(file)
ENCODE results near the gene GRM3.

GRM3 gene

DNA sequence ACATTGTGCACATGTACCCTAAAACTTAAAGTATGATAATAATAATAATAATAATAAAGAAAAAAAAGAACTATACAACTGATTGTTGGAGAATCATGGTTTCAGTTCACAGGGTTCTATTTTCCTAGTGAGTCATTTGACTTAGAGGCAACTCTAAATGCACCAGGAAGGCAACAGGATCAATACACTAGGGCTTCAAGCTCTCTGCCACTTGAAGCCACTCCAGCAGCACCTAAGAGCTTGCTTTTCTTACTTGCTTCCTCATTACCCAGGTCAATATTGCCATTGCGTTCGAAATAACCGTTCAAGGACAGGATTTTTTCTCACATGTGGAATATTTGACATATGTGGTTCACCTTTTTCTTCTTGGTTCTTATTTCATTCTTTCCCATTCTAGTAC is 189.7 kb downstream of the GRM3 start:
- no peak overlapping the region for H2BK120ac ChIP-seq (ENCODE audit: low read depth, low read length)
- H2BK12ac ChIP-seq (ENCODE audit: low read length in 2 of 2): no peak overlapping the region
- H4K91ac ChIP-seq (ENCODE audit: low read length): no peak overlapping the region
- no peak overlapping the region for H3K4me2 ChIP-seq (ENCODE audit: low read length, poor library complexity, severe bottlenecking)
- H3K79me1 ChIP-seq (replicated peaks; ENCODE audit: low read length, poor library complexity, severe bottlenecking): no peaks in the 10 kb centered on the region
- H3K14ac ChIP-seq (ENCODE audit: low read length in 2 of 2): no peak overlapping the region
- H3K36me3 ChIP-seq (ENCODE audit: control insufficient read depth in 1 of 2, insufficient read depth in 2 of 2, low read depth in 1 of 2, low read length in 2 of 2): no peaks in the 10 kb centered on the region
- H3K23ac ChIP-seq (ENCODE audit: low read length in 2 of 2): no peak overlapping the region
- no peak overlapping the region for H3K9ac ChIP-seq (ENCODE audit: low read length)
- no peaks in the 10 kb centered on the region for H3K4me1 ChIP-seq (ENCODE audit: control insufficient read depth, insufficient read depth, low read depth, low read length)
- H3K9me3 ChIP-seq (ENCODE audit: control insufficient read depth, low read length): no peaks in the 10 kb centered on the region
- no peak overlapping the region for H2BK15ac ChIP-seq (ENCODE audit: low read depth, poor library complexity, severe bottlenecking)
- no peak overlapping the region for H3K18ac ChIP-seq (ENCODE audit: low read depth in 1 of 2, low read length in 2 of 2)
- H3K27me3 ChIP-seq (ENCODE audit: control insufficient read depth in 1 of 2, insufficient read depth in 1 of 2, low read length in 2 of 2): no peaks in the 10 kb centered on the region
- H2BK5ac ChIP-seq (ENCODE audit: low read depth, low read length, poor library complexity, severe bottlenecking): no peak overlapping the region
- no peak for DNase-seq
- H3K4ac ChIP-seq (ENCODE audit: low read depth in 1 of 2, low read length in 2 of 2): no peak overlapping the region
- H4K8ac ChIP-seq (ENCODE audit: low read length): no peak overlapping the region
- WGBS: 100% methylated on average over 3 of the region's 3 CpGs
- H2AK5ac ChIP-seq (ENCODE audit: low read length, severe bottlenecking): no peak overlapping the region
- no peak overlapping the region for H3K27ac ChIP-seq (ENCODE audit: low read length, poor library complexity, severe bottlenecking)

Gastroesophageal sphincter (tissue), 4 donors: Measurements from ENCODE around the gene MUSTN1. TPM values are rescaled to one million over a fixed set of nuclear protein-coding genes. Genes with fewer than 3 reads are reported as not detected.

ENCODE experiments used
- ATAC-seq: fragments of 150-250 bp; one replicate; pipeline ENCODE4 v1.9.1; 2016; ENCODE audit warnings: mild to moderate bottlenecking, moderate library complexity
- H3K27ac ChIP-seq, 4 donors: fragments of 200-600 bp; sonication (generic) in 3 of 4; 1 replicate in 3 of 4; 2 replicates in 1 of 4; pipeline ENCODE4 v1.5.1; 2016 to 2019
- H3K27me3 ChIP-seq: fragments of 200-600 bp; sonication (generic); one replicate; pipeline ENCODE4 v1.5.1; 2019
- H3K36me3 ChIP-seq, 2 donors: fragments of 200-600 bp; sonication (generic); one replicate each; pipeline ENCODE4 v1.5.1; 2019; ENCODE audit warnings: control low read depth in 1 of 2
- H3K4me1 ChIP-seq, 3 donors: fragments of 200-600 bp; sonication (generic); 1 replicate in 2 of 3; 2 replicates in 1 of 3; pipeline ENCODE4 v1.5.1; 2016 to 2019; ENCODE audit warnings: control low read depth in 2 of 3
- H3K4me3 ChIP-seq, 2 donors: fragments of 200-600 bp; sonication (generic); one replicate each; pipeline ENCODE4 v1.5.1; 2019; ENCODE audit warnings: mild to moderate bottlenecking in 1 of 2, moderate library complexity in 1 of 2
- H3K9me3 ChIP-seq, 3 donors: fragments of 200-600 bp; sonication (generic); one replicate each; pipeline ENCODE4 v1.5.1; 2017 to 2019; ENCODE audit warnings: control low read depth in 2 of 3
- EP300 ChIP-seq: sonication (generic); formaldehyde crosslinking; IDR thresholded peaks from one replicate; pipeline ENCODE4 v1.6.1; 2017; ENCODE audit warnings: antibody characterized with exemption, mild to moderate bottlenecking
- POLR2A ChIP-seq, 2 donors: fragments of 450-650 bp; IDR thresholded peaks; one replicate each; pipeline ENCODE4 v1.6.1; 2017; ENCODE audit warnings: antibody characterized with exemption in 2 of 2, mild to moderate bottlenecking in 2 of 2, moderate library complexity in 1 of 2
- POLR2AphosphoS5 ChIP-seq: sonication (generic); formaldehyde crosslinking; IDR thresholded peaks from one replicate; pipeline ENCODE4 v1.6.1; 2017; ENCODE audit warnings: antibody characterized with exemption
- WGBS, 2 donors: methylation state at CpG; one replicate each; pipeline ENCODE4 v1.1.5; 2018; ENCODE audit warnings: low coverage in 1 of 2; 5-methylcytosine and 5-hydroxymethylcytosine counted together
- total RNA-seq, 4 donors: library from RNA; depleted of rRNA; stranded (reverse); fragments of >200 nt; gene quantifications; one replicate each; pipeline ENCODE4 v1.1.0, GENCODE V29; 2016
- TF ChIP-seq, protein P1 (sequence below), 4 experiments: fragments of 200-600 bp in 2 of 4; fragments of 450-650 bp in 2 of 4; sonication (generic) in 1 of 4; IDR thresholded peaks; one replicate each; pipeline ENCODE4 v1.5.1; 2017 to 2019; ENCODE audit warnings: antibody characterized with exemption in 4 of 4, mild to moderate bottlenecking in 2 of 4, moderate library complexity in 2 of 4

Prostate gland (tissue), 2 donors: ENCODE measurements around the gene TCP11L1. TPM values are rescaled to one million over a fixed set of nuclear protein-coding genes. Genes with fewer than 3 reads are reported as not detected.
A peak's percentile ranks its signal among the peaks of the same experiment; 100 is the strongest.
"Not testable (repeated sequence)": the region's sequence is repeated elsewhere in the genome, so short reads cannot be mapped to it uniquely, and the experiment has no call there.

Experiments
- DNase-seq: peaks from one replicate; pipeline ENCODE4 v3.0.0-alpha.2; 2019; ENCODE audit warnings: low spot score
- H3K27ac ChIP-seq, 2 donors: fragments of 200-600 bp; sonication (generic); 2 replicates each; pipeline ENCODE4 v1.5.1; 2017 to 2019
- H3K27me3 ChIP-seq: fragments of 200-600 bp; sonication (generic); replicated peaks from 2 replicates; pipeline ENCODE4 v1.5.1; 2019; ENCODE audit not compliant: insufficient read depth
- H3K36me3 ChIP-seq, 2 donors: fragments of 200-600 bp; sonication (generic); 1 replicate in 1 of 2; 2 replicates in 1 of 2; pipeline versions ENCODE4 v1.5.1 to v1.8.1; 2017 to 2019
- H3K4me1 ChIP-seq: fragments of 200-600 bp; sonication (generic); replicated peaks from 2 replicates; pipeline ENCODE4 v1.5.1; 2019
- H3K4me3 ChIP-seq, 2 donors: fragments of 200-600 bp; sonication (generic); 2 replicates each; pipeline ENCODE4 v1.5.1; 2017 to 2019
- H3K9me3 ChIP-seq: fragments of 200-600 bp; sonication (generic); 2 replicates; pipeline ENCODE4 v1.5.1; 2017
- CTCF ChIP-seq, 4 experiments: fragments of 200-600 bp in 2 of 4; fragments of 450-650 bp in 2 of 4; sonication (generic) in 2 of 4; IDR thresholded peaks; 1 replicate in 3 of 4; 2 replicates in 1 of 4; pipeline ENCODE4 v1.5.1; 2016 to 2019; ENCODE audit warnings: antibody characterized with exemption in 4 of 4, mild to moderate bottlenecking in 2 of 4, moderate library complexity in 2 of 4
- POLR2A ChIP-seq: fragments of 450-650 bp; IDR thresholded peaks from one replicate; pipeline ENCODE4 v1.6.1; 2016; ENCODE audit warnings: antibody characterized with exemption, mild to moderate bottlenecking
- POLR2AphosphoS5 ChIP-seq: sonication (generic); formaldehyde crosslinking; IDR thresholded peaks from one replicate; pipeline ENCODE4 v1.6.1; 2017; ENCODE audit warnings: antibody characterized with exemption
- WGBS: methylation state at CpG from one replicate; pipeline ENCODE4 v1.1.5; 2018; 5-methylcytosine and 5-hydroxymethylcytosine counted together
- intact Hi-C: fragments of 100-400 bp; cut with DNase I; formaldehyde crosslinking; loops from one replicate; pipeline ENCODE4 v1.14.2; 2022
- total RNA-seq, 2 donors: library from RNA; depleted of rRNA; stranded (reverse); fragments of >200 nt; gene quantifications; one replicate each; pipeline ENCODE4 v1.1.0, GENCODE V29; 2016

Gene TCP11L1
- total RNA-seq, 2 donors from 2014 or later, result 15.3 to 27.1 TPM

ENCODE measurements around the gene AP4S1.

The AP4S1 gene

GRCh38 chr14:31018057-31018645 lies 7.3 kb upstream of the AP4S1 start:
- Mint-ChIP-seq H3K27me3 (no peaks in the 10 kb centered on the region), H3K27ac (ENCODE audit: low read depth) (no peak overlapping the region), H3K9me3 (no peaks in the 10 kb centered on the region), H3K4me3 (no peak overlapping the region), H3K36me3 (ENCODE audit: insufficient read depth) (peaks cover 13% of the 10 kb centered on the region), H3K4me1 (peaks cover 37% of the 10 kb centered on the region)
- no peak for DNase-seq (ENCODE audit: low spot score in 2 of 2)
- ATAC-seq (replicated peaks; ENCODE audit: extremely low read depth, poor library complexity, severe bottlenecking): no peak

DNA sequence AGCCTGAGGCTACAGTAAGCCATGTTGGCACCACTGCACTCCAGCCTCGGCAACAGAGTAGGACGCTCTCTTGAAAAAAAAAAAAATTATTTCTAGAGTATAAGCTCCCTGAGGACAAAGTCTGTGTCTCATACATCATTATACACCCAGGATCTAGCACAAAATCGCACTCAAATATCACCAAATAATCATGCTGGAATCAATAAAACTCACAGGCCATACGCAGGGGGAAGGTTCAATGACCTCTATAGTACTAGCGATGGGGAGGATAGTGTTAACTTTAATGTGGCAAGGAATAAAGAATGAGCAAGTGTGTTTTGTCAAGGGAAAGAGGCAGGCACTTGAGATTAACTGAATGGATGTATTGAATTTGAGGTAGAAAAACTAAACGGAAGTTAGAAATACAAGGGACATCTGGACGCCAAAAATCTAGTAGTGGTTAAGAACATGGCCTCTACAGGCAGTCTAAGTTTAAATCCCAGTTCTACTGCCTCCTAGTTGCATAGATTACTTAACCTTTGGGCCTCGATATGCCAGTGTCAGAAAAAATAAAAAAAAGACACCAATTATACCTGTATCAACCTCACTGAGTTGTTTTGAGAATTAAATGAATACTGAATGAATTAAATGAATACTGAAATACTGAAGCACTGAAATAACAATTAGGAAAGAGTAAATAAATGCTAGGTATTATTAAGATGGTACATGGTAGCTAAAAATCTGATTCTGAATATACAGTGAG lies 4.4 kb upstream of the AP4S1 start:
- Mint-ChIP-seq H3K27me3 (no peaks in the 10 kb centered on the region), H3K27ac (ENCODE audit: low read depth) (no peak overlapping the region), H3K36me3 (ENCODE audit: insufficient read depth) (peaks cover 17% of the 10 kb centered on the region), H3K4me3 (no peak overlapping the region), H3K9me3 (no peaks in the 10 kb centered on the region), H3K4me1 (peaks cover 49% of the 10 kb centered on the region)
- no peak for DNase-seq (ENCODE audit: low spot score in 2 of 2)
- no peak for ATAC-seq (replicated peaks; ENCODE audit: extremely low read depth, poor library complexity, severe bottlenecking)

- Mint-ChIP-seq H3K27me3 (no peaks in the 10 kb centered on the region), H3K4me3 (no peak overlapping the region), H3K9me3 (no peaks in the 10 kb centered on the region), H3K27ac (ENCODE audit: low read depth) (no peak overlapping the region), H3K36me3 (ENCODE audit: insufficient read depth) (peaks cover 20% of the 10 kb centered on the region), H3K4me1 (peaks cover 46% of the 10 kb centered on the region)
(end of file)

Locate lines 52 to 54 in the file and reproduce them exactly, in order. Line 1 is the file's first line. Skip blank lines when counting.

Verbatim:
- POLR2A ChIP-seq: fragments of 450-650 bp; IDR thresholded peaks from one replicate; pipeline ENCODE4 v1.6.1; 2016; ENCODE audit warnings: antibody characterized with exemption, mild to moderate bottlenecking
- POLR2AphosphoS5 ChIP-seq: sonication (generic); formaldehyde crosslinking; IDR thresholded peaks from one replicate; pipeline ENCODE4 v1.6.1; 2017; ENCODE audit warnings: antibody characterized with exemption
- WGBS: methylation state at CpG from one replicate; pipeline ENCODE4 v1.1.5; 2018; 5-methylcytosine and 5-hydroxymethylcytosine counted together